Last week, the Defense Innovation Unit (DIU), the Space Force, and the Air Force Research Laboratory released their fourth annual joint report on the state of the space industrial base.
The verdict: The U.S. has a lot of work to do if it wants to compete with China over the long run.
Penned by four prominent Pentagon space officials, the report makes the case for more thoughtful state industrial planning and outlines the role industry should play in that future. Thinking further out and working hand in glove with commercial space, the authors believe, will enable the U.S. to move faster.
“While there are isolated bright spots across NASA and DOD, the sense of urgency is not universally shared—especially within the vast bureaucracy that is constructively delaying U.S. commercial progress through regulatory burden,” the authors wrote.
What are we trying to do in space, anyway? Within the DOD, there isn’t a clear nor commonly articulated vision. The report highlights this sin of omission as a vulnerability.
China, on the other hand, has clear plans through at least 2045, and is making its space program a national priority. “China could surpass the U.S. in space superiority if we don’t increase our investment,” DIU director Michael Brown said at an Atlantic Council event last week.
- Last year, China led the world in number of launches (though the U.S. won on total upmass).
- “While the United States space industrial base is on an upward trajectory, participants expressed concerns that the upward trajectory of the [People’s Republic of China] is even steeper, with a significant rate of overtake, requiring urgent action,” the authors wrote.
In 1962, the White House put out a “North Star” vision that affirmed the federal government’s commitment to the Apollo program.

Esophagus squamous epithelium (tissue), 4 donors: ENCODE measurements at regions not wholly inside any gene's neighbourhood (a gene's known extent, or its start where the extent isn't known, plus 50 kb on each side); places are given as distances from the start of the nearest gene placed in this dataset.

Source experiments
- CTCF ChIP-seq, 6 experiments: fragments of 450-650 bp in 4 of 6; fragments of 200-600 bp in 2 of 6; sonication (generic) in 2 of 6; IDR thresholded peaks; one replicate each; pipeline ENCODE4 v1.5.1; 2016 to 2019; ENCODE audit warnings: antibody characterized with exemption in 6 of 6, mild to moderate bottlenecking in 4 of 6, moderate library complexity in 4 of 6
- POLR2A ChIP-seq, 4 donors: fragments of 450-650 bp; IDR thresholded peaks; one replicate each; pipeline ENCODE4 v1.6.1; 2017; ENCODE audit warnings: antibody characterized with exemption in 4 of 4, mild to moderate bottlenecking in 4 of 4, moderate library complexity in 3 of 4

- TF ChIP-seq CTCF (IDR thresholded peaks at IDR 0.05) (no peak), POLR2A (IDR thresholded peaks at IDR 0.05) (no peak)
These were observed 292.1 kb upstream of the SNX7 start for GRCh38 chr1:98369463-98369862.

Now, the authors write, we are in a new—don’t say it, don’t say it—space race. The stakes of that race are lasting economic superiority and security in space. Consequently, the report argues, Washington needs a new North Star to unify the government, space industry, and the public toward a set of common goals.
The report’s recommendation for a new North Star goal is the same as what the authors outlined in last year’s report: space development and settlement. The Artemis program and developing the Moon are included in that vision, as well as increasing science and technology funding, reforming policy, declaring a space economic zone, and incorporating space technology into long-term infrastructure plans.
Spurring on industry
The unwieldy machine that is the government procurement system is stepping on the space industry’s toes. The report’s authors call for major changes to the way the DOD and NASA identify new space technologies and ready them for government use.
“What’s required to win the space race is the strengthening of private-public partnerships that emphasize commercial technology over bespoke systems,” Michael Brown, head of the DIU, said at the Atlantic Council event last week.
The report identified a few key sticking points:
- Licensing bodies (including the FAA, FCC, and NOAA) have not expanded to meet the demand for satellite launches, and license applications take too long to review.
- Contracting procedures leave little room for innovation and set too many requirements.
- Government investment is sporadic.
The innovation driving the commercial space industry could have a huge impact on U.S. national security infrastructure, if only the government were prepared to procure that technology. The report echoes the common refrain that a stronger public/private partnership and shared vision is needed to cement the U.S. as the economic leader in space.
This story originally appeared on Payload and is republished here with permission.